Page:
As a hunter when you walk the 12.5 miles of aisles of the National Shooting Sports Federation (NSSF) SHOT Show it becomes clear pretty quickly that you’re in the minority. Though this is the single largest gathering of shooting, hunting and outdoor gear in the world with over 1600 exhibitors, more than half serve the tactical/ military/ law enforcement market.
There’s really not that much time to explore this tactical gear, and most doesn’t translate to bird hunting. But it has been clear for a while that the tactical wing of the industry is where the bulk of innovation happens in the outdoor business.
En route to the bird hunting gear I cast longing glances at the rows of black rifles, lasers, optics, super light composites, rugged construction. I’ve got gear envy. The operators get all the cool bells and whistles as bird hunting guns languish in repackaging and dressing up ideas that have been around for decades. How many ways can a recoil reduction system be designed and still be called innovative?
But this year at the clay range I was immediately drawn to the UTS-15 from UTAS who bills it as the ultimate tactical shotgun (starting MSRP $1,250). It’s a 12 gauge pump that looks like it came right out of the video game Halo.
On the range the UTS-15 was fitted with a suppressor and a red ring reticle optic mounted to the picatinny rail. By looks it should weigh a ton yet it comes in right around seven pounds and is lighter in hand than many trap guns. Dual seven round feed magazines actually rest atop the barrel, a bewildering configuration for one accustomed to the standard pump design of the last century. With a selector switch for left, right or alternating magazine feed, the potential to load two different shells and select the appropriate shot for the game at hand exists if adept enough with the unorthodox action. The UTS-15 is outfitted with AR style safety, polymer stock, matte finishes, optional flashlight/laser; truly everything you would expect from a tactical shotgun. They even make magazine plugs for hunting scenarios that require such a buzzkill.
Now I’ll be honest, this gun doesn’t have much place in upland bird hunting. When we get right down to it, I couldn’t hit the broad side of a clay looking through that reticle regardless how cool the shot picture. But I’m not sure there is a funner, faster way to burn a box of shells than this UTS-15 outfitted with a suppressor. The idea of slinging one on and hitting the pheasant fields of South Dakota is hard to resist. The Pheasant Terminator. But it won’t change the three bird limit and the dozen shells that go unspent.
This brings me to the Benelli 828U which was just a couple shooting stations down the line (starting MSRP $2,500). Probably best known for their autoloaders, Benelli introduced their first entry into the double barrel market. The fish scaling on the stock and receiver in place of traditional checkering is the first indicator that Benelli has decided to go about this double in a different way.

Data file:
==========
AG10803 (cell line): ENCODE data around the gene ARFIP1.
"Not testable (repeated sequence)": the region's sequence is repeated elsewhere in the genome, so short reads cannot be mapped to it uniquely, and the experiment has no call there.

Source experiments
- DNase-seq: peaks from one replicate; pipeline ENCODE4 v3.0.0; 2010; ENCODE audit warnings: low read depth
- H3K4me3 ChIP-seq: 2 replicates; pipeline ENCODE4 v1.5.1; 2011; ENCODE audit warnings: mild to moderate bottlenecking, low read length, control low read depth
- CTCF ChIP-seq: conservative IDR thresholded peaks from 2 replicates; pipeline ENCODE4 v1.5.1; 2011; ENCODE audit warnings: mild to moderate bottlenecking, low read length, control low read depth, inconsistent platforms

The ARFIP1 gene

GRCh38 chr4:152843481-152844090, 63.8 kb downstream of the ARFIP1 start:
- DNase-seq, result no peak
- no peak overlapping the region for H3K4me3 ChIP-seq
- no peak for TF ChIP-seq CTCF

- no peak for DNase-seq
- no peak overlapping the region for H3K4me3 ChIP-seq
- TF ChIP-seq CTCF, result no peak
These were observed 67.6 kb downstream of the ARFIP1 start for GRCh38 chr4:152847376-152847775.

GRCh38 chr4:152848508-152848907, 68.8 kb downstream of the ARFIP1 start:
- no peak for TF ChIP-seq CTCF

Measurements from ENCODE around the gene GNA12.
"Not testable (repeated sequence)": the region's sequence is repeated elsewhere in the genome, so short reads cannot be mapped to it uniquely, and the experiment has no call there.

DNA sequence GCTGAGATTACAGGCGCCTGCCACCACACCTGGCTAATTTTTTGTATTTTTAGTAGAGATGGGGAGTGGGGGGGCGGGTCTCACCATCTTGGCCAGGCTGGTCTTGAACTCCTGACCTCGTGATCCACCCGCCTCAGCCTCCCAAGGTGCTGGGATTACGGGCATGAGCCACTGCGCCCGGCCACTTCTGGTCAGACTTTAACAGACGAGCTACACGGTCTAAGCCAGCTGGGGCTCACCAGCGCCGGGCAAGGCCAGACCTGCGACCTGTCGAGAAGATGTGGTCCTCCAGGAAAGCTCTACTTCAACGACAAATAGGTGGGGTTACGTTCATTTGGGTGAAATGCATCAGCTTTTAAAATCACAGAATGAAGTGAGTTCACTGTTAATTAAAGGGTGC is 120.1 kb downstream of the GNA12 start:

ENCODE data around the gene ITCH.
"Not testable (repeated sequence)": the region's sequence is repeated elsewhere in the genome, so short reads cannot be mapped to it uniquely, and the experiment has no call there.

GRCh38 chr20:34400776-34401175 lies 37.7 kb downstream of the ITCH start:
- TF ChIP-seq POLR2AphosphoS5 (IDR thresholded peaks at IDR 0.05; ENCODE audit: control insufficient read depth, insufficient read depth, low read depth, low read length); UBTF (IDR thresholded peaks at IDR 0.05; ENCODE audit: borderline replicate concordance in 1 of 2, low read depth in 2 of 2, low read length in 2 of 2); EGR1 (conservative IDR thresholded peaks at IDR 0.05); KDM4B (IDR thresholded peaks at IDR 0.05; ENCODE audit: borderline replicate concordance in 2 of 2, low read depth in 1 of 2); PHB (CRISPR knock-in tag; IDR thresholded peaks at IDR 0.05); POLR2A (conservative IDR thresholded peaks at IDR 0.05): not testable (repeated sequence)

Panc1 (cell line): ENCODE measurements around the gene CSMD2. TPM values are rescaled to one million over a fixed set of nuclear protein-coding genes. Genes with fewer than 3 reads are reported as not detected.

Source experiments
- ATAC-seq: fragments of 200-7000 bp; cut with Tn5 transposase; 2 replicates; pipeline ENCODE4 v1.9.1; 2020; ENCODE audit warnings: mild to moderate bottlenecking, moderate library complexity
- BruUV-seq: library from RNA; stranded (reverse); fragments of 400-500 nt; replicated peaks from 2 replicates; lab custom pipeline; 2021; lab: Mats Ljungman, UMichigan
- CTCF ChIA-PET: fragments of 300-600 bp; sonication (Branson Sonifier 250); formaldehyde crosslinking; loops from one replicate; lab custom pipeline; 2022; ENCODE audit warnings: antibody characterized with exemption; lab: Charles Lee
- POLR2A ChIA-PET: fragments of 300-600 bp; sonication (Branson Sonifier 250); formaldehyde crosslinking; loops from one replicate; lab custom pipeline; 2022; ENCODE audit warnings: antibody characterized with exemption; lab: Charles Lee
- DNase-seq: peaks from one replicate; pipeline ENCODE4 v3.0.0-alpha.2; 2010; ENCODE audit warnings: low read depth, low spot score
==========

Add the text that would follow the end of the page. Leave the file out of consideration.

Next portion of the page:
In hand it feels like most other field doubles, 12 gauge weighing in at 6.5 pounds. But break open the action, you start noticing this isn’t just a dressed up O/U. There’s a steel plate in the receiver that Benelli has designed as a breech block that locks to the back of the barrels when the action closes. The theory is all shot pressure is thereby contained in the barrels preventing any stress on receiver parts. Wear on receivers and hinge pins is normally only a concern for professional clay shooters and the 828U is billed as a field gun. I suspect this feature has the attention of some on the trap range and may foreshadow Benelli’s future plans.
The easily removable trigger group also hints of design from a professional clay shooting approach. Just a single pin holds the trigger assembly in the action. Benelli believes this will increase reliability. It will be interesting to see the practical application when a trigger assembly offers a much easier access point for dirt and grime from the field. It’s not often in standard field doubles that one needs to clean trigger assemblies. This feature definitely makes cleaning the trigger assembly much easier, but will it also necessitate frequent cleaning? The only way to find out is hike a couple hundred miles with it.
The top opening lever on the 828U cocks/ resets the triggers instead of the normal opening of the action. Maybe the coolest new feature is adjustable break-open tension which will allow the shooter to choose whether the action drops open like butter, or needs a little ‘umph’ behind it depending on preference. This is to be a set it and forget it feature, never breaking-in or changing over time. It will take a few thousand rounds of convincing, but I do like an action that is smooth but not free.
Benelli’s marketing folks even got innovative when they tapped a couple of deer hunters to promote the new double. Hopefully this effort will spawn a legion of archery hunters to evacuate tree stands, get a bird dog and ‘Crush’ some exercise in pursuit of birds.
Regardless whether the aesthetics of these two shotguns appeal to your bird hunting sensibilities, both these manufacturers are making an effort to be different, to improve, to innovate. The trickle down effect from tactical may actually be making its way over to bird hunters. I think that’s exciting for the future of field guns. Light resilient materials, improved ergonomics, quieter shotguns…. what’s not to like? Now if only my inner skeptic would allow me to fall in love with untested design. Because in the end the classic upland double is classic for a reason.
You state in your 828u review that the opening tension can be adjusted, how is this done please?
I have an 828u and cannot figure out how to adjust it!
It appears there is a screw in the forend that should work.